Fake certification cards common on construction sites

CSCS Fake certification cards are becoming more common on construction sites according to a new survey, which found that one in five of those responsible for checking cards have seen forged cards in the last year.

The report, conducted by the Construction Industry Training Board (CITB) and the Construction Skills Certification Scheme (CSCS), also found that of the 1180 construction workers surveyed, 86% of cardholders had their cards checked but under half (43%) were checked to see if they were actually qualified to do the job.
All 1.4 million CSCS cards have microchip technology embedded in them, which allows a site manager access to a wealth of information about each worker, including their qualifications.

Despite the availability of new technology, 69% of respondents said they were still checking cards using a paper-based system, with only 6% using smart technology.

The survey was conducted as part of the CITB and CSCS’ drive for construction firms to adopt the new technology, which will make it quicker and easier to identify fraudsters.

Braden Connolly, head of product management at CITB, said: “Producing or using cards fraudulently can constitute a criminal offence. Increased action is needed to stamp out the fraudsters, which is why we are calling on industry to adopt new technology to help tackle this problem.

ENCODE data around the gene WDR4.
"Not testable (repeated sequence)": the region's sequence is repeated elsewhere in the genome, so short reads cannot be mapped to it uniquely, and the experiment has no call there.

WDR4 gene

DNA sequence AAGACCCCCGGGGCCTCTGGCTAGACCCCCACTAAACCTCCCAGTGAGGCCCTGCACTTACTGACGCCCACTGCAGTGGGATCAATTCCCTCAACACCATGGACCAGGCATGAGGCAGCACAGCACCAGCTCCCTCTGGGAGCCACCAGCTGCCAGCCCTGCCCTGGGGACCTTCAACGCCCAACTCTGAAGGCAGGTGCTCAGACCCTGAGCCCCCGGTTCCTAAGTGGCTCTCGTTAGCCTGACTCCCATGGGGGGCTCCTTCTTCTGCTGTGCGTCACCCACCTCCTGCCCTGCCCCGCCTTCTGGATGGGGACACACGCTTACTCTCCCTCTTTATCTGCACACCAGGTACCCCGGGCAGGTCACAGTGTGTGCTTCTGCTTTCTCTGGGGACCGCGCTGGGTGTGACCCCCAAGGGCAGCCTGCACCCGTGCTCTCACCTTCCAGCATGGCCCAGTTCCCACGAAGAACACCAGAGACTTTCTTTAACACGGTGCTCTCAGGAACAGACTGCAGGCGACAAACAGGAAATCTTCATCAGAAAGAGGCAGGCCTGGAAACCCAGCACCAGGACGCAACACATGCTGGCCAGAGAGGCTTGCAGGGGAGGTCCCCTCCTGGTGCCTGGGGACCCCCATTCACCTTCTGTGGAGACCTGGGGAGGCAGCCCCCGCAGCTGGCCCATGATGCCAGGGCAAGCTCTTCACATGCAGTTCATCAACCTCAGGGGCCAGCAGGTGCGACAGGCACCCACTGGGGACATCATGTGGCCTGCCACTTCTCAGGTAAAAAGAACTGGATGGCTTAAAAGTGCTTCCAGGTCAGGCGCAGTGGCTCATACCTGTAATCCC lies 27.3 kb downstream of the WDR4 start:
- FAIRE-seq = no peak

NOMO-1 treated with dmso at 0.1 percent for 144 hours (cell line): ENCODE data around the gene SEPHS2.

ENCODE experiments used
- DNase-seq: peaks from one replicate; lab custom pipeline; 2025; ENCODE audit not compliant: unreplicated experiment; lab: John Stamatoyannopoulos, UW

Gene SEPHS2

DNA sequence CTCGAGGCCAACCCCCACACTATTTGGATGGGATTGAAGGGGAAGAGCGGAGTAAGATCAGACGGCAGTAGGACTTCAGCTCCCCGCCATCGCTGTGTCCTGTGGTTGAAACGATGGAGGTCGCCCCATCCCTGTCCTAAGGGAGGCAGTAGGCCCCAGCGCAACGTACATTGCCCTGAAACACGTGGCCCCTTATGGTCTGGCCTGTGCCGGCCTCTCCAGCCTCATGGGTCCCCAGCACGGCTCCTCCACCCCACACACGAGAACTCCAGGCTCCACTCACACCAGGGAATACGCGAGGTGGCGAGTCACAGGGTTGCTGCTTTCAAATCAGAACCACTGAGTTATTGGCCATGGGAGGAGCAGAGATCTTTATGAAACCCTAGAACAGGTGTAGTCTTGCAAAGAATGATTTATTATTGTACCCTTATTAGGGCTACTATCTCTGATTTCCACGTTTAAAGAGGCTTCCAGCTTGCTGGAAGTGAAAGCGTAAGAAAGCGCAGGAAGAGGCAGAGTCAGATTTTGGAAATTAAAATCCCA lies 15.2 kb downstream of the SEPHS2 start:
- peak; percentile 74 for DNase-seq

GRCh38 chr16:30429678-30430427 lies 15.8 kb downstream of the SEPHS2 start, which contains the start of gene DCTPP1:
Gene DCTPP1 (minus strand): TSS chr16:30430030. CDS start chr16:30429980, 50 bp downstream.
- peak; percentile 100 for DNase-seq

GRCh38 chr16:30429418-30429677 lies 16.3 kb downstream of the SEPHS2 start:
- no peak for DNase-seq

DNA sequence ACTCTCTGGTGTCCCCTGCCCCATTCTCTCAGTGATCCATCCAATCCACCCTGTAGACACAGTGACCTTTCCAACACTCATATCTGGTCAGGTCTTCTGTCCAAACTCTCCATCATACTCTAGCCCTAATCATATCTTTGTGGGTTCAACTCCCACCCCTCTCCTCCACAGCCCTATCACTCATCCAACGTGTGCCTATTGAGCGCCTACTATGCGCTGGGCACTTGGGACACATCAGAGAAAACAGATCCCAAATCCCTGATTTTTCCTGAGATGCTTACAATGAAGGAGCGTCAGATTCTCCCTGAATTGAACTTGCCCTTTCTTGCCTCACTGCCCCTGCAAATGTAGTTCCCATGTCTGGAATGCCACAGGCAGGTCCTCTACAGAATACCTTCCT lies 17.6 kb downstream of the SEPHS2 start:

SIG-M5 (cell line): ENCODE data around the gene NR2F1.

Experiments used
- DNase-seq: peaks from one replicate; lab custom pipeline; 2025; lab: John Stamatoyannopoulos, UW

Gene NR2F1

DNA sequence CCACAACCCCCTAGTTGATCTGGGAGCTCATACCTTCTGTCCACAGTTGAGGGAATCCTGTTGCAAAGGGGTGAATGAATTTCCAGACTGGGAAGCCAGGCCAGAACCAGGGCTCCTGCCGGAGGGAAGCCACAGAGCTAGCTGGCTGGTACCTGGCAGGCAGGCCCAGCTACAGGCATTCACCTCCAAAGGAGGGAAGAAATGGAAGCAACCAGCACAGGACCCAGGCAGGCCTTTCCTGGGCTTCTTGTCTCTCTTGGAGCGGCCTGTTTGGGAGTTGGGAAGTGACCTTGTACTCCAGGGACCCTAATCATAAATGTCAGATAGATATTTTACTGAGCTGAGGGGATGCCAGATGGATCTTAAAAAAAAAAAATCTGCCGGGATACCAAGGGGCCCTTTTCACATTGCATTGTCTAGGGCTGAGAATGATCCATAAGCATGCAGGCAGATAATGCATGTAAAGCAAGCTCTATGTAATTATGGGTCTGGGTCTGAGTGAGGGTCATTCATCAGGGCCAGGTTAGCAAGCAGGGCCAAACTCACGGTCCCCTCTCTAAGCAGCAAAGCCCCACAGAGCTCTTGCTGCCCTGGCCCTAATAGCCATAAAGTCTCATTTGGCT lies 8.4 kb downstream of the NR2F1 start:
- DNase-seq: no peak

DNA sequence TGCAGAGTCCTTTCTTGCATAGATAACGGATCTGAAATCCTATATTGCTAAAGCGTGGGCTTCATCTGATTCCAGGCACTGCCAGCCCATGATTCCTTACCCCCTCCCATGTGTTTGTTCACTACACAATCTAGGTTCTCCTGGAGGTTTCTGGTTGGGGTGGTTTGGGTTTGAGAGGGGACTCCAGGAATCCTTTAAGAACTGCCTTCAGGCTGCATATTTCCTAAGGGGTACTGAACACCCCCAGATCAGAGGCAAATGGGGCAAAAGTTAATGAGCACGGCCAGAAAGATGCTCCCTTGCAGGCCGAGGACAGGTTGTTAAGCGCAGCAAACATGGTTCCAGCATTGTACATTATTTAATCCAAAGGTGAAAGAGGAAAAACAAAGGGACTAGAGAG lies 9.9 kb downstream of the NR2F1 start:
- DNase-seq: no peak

“CITB will continue to share intelligence and work with the authorities wherever the evidence suggests criminal activity is taking place.”

Graham Wren, chief executive of CSCS, said: “Thorough card checks must be carried out before allowing workers on site, and employers need to ensure workers have the correct qualifications for the work they do. More and more people are realising technology, such as a CSCS SmartCard, is a simple and cost effective way to do this. By simply placing the card into a reader or compatible device such as a tablet or smartphone you can instantly check the validity of a card and the qualifications held by the cardholder.

“There is still a lot of work to be done to increase the use of technology so that relying on visual card checks becomes a thing of the past.”

To view the full report, click here.